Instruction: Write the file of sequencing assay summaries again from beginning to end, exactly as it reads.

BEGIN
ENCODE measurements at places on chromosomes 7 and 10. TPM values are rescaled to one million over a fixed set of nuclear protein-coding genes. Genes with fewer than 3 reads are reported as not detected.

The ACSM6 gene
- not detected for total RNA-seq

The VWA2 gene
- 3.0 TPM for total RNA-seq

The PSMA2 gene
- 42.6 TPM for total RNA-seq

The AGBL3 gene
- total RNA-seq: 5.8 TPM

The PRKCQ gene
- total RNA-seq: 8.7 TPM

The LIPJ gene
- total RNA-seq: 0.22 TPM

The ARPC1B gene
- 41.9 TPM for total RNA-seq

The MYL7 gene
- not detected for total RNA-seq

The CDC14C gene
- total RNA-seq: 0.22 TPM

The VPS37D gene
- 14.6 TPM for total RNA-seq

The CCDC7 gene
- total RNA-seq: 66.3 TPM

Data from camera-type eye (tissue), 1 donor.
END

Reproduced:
ENCODE measurements at places on chromosomes 7 and 10. TPM values are rescaled to one million over a fixed set of nuclear protein-coding genes. Genes with fewer than 3 reads are reported as not detected.

The ACSM6 gene
- not detected for total RNA-seq

The VWA2 gene
- 3.0 TPM for total RNA-seq

The PSMA2 gene
- 42.6 TPM for total RNA-seq

The AGBL3 gene
- total RNA-seq: 5.8 TPM

The PRKCQ gene
- total RNA-seq: 8.7 TPM

The LIPJ gene
- total RNA-seq: 0.22 TPM

The ARPC1B gene
- 41.9 TPM for total RNA-seq

The MYL7 gene
- not detected for total RNA-seq

The CDC14C gene
- total RNA-seq: 0.22 TPM

The VPS37D gene
- 14.6 TPM for total RNA-seq

The CCDC7 gene
- total RNA-seq: 66.3 TPM

Data from camera-type eye (tissue), 1 donor.